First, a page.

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Head Noises

Tinnitus

What and Why?

Unless ear wax is pressing on your ear-drum and distorting it, or inflammation in your throat has swollen to audible proportions the torrent of blood circulating past your ear, persistent head noises indicate some interference in the workings of your inner ear. This is a tiny but complicated cave deep in your skull on each side, lined with delicate sensors to detect vibration and rotary movement in the watery fluid that fills the cave. It converts these mechanical movements into nervous impulses to your brain by which you are able to appreciate sound and control your balance.

The cause of the problem

In the past, damage to your inner ear could often be traced to severe boils or chronic destructive infection of your middle ear. These problems are now much less common, partly thanks to antibiotic treatment. Dietary imbalance and chemical pollution of foodstuffs are much more likely nowadays to congest and irritate delicate sensory organs, silting up your circulation and lymph drainage channels just as they do in rheumatism and arthritis. Because the inner ear tissues are micro-engineered they cannot tolerate pollution nearly as long as your joints can before their function breaks down. Tinnitus, or disturbance of your balance with a false sense of rotation (vertigo), or any combination of earache and deafness with these (Menire’s Syndrome) are the misleading sensations you start to suffer as a result.

Physiology of the middle ear

Your inner ear has one major advantage over your joints, a direct and relatively rich circulation. Its blood and lymph vessels are small to correspond with its size, which has further functional advantages — by the time blood reaches your ear, its pulsations and turbulence are smoothed out and cannot cause movement or vibration to mislead your sense organs. Though fine blood vessels silt up more easily, their presence at all makes restoration of their health and correction of your symptoms a much more hopeful prospect.

Medical treatment of this condition is confined to controlling the false sensations, and is rather limited in scope. Destructive surgery is only contemplated rarely, and as a last resort. Yet naturopaths have for a century taught the connection between inner ear problems and catarrh or degeneration elsewhere; you can only benefit by exploring this approach alongside any treatment your doctor can offer.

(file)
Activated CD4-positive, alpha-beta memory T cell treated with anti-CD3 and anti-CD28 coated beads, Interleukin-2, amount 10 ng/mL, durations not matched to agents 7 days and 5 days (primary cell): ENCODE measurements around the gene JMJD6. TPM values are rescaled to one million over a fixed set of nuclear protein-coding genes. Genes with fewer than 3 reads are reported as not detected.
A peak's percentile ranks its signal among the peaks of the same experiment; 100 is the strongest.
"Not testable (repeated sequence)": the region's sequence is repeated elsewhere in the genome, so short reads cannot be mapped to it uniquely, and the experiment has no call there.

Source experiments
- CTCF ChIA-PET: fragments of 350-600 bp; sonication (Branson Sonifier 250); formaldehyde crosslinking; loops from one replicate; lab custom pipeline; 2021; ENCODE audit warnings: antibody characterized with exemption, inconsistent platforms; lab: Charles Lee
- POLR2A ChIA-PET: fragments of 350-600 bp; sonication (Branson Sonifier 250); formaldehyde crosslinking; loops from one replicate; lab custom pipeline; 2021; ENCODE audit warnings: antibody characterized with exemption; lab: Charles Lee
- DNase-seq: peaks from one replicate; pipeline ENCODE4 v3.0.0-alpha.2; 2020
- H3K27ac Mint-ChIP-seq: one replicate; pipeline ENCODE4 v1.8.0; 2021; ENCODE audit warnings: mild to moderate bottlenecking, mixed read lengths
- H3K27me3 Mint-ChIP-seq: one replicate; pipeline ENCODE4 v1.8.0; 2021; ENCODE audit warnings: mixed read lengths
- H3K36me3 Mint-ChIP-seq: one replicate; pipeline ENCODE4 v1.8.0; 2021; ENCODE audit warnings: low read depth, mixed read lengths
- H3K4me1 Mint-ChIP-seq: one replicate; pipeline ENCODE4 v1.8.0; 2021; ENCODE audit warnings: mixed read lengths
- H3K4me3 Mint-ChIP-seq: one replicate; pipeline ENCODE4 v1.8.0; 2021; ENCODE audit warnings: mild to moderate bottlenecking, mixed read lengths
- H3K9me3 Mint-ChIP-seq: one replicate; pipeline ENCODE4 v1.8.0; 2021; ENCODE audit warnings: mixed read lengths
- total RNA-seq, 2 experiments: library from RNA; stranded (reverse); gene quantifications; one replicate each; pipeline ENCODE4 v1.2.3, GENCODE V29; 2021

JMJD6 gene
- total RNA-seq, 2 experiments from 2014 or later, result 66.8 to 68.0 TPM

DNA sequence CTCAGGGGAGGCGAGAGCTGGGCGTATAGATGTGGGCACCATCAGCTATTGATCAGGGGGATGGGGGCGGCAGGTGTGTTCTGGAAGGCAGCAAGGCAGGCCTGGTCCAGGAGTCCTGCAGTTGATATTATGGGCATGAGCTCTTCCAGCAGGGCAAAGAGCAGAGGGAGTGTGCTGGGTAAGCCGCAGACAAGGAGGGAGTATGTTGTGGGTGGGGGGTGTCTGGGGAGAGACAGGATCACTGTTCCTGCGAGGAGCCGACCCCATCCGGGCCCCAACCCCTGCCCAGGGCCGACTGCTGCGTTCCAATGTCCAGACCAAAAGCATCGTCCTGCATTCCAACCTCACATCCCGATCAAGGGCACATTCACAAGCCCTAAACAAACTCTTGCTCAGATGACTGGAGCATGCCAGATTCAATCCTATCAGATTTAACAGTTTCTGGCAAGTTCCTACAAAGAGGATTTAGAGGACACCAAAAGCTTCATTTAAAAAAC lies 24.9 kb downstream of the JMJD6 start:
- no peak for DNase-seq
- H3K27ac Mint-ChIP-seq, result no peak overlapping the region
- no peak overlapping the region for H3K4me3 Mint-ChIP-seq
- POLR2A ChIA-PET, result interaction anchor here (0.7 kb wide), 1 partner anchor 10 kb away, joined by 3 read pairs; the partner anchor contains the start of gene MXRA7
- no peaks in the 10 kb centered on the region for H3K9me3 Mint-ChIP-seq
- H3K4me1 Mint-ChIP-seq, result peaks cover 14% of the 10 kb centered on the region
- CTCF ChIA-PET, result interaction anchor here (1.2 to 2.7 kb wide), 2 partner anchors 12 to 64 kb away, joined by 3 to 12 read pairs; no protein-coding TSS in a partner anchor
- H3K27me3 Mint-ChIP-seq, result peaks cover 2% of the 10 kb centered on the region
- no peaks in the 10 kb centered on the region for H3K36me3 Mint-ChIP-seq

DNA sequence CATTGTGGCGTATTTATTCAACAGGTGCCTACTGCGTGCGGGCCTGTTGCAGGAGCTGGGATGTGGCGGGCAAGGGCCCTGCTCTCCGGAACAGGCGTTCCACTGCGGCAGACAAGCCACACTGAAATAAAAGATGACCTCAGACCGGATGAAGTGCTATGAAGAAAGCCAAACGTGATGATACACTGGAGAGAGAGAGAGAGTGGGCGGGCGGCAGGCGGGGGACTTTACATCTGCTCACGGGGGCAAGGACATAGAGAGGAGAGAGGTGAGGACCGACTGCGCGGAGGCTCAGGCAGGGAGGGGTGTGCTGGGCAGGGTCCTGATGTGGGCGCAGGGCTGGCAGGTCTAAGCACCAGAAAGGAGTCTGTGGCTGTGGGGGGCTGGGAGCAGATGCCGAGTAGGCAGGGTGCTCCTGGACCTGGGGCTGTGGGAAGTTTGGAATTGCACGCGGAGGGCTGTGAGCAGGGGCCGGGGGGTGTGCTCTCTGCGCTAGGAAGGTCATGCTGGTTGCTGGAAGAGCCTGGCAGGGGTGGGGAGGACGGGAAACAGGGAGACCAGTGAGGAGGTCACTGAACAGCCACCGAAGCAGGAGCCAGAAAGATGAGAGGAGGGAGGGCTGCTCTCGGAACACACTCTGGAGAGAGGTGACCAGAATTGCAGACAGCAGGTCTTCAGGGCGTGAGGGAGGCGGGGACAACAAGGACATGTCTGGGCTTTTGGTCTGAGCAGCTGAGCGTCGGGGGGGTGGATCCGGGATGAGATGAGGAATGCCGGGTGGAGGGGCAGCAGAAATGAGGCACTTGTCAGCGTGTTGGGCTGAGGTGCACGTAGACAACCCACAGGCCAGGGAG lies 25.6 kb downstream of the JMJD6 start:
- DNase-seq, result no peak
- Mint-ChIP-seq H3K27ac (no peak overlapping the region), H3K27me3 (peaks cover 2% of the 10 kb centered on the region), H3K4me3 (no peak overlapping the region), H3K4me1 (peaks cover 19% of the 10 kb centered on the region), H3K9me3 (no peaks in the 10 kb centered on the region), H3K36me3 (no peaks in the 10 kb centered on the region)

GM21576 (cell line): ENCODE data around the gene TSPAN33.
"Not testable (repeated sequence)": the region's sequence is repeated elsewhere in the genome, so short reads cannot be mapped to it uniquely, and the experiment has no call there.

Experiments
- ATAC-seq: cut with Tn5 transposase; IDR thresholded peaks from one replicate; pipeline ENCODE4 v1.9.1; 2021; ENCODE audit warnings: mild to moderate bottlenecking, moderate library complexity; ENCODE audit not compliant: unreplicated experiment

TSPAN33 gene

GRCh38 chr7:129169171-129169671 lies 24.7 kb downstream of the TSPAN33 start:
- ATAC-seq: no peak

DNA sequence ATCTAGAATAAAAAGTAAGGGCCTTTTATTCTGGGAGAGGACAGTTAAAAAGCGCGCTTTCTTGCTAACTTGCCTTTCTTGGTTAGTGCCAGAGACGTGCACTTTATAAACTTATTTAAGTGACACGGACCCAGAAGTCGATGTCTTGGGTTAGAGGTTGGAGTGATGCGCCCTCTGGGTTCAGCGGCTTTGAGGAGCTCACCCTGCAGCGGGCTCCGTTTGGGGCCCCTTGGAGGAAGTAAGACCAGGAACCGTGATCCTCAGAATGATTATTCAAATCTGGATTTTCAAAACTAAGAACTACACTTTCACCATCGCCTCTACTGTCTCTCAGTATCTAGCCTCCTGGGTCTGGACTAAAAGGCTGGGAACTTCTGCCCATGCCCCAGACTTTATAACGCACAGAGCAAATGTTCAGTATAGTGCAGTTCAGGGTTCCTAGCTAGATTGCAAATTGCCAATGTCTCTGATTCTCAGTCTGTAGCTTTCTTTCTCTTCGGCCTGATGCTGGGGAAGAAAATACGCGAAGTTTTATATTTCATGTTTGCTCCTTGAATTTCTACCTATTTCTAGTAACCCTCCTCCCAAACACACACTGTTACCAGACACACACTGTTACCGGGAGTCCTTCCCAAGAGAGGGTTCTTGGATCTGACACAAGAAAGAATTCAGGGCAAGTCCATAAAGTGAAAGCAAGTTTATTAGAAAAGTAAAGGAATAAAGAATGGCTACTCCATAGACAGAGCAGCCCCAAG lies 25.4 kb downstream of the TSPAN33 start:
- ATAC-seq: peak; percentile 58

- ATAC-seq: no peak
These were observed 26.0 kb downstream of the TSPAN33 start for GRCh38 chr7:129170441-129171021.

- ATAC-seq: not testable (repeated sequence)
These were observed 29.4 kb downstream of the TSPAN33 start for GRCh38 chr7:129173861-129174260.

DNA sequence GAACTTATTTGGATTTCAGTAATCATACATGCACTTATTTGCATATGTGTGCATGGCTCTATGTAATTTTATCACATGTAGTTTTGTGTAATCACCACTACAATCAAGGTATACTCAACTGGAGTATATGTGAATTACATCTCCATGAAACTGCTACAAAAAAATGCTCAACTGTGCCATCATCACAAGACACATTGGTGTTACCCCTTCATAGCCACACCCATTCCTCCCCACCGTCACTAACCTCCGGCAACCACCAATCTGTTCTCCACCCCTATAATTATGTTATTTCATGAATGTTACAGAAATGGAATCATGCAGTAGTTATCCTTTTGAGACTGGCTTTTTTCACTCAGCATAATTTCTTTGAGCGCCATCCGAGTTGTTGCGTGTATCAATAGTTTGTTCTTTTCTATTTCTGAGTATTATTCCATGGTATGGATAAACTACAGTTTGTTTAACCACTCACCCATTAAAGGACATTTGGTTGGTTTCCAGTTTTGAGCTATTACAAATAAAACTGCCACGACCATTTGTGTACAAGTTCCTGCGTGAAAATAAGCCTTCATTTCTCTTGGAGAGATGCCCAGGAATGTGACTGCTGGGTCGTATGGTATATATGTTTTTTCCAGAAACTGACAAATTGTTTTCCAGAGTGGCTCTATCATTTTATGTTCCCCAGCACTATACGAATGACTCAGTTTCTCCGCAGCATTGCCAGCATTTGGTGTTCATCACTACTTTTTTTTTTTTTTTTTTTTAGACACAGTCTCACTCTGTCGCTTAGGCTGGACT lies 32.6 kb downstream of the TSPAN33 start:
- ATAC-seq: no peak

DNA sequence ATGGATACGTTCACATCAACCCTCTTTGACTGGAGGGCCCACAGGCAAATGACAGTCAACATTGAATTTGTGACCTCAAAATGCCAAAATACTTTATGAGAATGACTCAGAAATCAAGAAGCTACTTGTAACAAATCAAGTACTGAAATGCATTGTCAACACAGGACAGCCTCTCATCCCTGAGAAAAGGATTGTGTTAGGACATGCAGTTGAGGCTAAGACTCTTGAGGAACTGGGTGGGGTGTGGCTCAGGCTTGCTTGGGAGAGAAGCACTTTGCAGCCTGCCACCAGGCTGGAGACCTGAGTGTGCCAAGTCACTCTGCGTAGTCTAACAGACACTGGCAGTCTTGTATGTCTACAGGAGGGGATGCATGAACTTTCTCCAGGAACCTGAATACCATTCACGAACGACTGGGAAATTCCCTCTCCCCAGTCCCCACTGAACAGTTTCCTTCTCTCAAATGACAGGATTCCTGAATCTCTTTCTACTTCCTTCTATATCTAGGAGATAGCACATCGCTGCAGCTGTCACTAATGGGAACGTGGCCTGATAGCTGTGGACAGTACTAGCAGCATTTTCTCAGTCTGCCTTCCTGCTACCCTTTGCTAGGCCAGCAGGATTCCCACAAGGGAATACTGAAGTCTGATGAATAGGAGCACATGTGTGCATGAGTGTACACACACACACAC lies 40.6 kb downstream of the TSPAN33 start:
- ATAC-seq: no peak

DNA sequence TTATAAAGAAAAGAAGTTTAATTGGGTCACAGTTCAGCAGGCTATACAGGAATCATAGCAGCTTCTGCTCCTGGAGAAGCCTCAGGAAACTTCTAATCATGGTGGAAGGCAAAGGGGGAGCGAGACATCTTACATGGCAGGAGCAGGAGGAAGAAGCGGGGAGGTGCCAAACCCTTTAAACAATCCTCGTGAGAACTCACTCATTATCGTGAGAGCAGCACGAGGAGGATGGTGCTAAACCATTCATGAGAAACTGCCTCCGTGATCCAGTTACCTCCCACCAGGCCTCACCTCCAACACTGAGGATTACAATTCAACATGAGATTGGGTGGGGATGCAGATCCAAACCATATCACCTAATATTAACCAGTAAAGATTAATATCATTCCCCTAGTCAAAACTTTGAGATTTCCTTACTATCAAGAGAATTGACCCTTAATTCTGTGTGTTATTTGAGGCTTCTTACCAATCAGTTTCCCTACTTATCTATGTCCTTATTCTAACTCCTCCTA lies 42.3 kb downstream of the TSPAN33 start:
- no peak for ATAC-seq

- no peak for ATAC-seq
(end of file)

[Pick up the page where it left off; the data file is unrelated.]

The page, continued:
What can I do?

Advice to maintain and maximise health

1. Getting rid of middle ear degeneration requires sustained and energetic measures but corrects all manner of other maladies along the way — some of which you may not yet know you have.

2. Diet: Adopt the diet and supplements for cleansing for six weeks at a time. Alternate these with a healthy diet reinforced only with mineral recipes — Egg Nog, home-made Lemon Barley Water, and Honey-Cider-Vinegar. Cut out all sugars, white bread and other refined flour products, animal fats and chemically processed foods; use ‘Organic’ produce whenever you can.

3. Improve circulation: Check the advice on hardening of the arteries. A twice daily supplement of Nicotinamide BP 50mg gently opens your peripheral circulation and may improve blood flow to your ear. Alcohol will not improve circulation through damaged blood vessels and impairs your balance anyway. Smoking directly hinders blood flow in small vessels.

4. Alternate hot and cold: After bathing sluice your head with cold water at mains temperature, more and more boldly as you become accustomed to it. You will feel the passages in your head clearing as you do it; the tonic effect on your blood vessels is less obvious but just as pronounced. Reinforce this internally by gargling every morning with hot and cold water alternately for half a minute each, for up to three cycles, always finishing with cold.

Each evening for ten minutes apply hot and cold packs alternately to each side of your neck just below the ears. Hot packs last one minute, cold only thirty seconds; finish with cold. Then (four or five nights a week) apply to your neck a strip of linen 8cm wide, damp with cold water and fastened fairly tightly with a pin; cover it with a dry woollen scarf. Apply an exactly similar compress around your waist, like a cummerbund 20cm wide. After the initial chill these heat up inside. If this is not obvious within ten minutes take them off, otherwise wear them all night. Their effect is to draw nervous energy to your abdomen and neck, dynamizing circulation and drainage of the area — including your inner ear.

5. Employ good breathing technique: Breathe deeply and efficiently through your nose, at least five times on several separate occasions daily. Exercise in the open air vigorously enough to prevent conversation for ten minutes each day or at least three times each week.

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